Incorporating big data into the beverage business
Data has become an integral part of the food industry, playing an important role in everything from tracking products through the supply chain to collecting information about consumer preferences. Retailers, restaurants and consumer packaged goods brands have narrowed down their data tracking as much as possible to gain the most detailed insights they can achieve. This narrowing of data collection includes drilling down to individual product categories -- such as beverages.
Whether selling beverages in a refrigerator case at a retail store, planning beverages to be offered on a menu at a foodservice establishment or developing and manufacturing packaged beverage options, data and analytics are an important part of company operations. And companies are taking a number of different approaches to collecting data about consumers’ beverage preferences, according to Subrata Chakrabarti, vice president of platform and industry marketing at Anaplan.
For example, many beverage companies connect geographical data and purchasing trends to individual stores, while others collect data on influencers and use that data to engage with them in the form of multichannel campaigns and promotions, Chakrabarti said. In addition, loyalty card companies, which collect a significant amount of shopper data anyway, are making their data available to other types of beverage businesses to help empower their decision making and share consumer insights, he said. Data has also become a powerful tool for optimizing assortments, streamlining supply chains, analyzing trends that appear on social media and planning and executing brand campaigns.
“Food and beverage companies are embracing big data and embedded analytics to optimize decision making. This requires a thoughtful approach to data analysis and information management, supported by a robust, flexible, and scalable planning and decision-making platform that connects all components of the business,” he said.
According to Chakrabarti, data and analytical insights in the beverage business start at the retail level and trickle down. Companies track purchasing decisions at the item level via physical, online and mobile channels, and that data can be applied to making decisions about merchandising, assortment and supply chain.
But at the end of the day, just collecting data isn’t enough. Companies have to take a step further and turn that data into a decision-making tool to help optimize their beverage business, Chakrabarti said.
“The ability to connect data and analytics across the business can help food and beverage companies track shifting priorities among segments of consumers. A company that can connect such parameters and preferences into their planning and decision making process stands to profit tremendously,” he said.
But that is often easier said than done. There are many challenges associated with tracking and using data that is dynamic and diverse when it comes to making business decisions, and those challenges can be made even more difficult when companies don’t use updated technology tools to manage their data, Chakrabarti said.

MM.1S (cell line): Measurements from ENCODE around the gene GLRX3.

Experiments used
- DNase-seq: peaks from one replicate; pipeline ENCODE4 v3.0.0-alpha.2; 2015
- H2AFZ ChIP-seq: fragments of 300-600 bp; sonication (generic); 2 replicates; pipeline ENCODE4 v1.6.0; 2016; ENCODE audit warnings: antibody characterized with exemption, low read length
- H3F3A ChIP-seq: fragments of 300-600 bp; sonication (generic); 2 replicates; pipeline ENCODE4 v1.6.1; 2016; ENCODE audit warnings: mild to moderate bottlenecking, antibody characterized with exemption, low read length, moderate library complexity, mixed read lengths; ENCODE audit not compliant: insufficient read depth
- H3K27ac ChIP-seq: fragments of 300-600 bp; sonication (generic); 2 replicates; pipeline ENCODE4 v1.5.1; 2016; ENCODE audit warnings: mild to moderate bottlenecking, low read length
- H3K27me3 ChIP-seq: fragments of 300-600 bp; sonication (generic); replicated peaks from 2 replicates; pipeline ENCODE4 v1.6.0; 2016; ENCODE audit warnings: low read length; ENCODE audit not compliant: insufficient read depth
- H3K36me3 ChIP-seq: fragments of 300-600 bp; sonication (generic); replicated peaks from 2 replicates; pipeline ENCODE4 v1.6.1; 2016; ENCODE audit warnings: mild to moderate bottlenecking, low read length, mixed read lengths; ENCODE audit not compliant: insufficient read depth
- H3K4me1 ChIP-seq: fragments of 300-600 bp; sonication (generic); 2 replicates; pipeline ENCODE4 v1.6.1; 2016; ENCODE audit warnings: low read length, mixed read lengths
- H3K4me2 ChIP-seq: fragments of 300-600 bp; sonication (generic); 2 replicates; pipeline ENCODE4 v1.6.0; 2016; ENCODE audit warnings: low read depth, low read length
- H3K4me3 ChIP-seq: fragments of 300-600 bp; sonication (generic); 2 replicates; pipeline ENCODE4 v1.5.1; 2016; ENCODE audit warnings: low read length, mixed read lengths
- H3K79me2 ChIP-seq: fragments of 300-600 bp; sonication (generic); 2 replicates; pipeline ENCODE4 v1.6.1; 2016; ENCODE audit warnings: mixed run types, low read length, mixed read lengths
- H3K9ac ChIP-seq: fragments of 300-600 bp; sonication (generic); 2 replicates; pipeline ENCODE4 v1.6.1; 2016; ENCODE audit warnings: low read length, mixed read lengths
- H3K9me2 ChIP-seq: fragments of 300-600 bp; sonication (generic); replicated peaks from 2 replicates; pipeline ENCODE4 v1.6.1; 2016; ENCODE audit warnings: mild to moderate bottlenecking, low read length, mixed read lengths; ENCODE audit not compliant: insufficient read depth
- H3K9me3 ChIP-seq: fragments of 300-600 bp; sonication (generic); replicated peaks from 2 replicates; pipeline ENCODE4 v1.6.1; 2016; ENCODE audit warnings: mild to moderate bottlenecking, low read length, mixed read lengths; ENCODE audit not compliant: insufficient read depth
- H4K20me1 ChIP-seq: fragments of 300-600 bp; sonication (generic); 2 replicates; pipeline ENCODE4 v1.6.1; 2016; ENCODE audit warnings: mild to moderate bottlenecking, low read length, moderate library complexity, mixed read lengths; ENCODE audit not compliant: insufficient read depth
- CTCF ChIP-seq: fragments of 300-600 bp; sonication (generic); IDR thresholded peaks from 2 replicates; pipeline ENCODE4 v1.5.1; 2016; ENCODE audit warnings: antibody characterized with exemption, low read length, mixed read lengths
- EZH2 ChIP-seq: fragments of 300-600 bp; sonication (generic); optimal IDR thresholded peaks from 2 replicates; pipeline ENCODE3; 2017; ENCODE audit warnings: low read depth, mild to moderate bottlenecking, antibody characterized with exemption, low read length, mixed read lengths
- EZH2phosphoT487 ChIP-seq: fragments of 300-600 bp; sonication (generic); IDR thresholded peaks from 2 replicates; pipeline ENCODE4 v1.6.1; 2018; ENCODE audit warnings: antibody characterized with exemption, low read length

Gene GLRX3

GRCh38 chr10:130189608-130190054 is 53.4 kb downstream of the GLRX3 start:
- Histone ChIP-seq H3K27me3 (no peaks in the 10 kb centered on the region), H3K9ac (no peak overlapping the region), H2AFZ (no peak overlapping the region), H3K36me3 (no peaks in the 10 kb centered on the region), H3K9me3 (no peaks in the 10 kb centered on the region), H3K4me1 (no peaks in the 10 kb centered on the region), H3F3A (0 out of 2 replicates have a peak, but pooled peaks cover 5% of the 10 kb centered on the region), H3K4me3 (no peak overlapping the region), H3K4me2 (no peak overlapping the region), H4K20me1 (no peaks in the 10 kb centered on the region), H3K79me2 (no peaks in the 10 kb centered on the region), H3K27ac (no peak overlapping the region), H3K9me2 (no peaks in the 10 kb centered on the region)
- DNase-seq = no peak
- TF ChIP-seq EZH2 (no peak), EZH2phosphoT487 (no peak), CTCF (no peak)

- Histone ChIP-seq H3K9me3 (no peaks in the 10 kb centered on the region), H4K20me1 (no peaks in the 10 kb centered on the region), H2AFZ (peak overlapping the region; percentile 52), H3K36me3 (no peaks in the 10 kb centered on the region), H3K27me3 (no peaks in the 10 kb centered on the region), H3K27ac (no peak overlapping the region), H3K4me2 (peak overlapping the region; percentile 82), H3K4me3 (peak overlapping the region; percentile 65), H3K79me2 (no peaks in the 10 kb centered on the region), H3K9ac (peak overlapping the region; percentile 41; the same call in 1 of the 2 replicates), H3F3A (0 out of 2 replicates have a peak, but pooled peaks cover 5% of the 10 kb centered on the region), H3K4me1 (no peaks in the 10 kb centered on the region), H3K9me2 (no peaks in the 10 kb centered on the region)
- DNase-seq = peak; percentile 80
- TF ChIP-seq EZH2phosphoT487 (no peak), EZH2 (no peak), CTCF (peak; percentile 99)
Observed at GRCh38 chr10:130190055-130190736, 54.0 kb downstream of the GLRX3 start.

At restaurant chain Red Robin, Anaplan‘s software allows its more than 400 locations to collect a variety of sales and operating data and apply that data to the beverage item level, according to Chakrabarti. The company applies data that comes from about 10 different sources, including menus, points of sale, inventory management and daily sales, to analyze the performance of menu items and make any necessary adjustments at the store-level on a weekly basis.
When retailers, restaurants and CPG brands adopt platforms and strategies that allow them to optimize consumer data, it can allow them to personalize their beverage services and meet consumer demand for experiences that cater to their individual needs, according to Chakrabarti.
“This is where data and analytics intersects with individual consumer desires and requirements. If personalization is the new normal, thn retail, CPG and beverage companies can no longer consider potential buyers as groups,” he said.
In order to deliver a true personalized beverage experience, retailers and restaurants have to make connections between consumers and products in real time, drawing from data collected through different channels from points of sale to social media, taking many different variables into account and constantly evaluating their performance while staying ready to adapt and make changes, Chakrabarti said. That’s where a platform like Anaplan can come in.
“Ability to process all data -- including social media, videos, images, and audio data -- will be critical for decision-making. Investment in a modern cloud technology architecture, with API capabilities for third-party and mobile app connections, will prove greatly beneficial,” he said.
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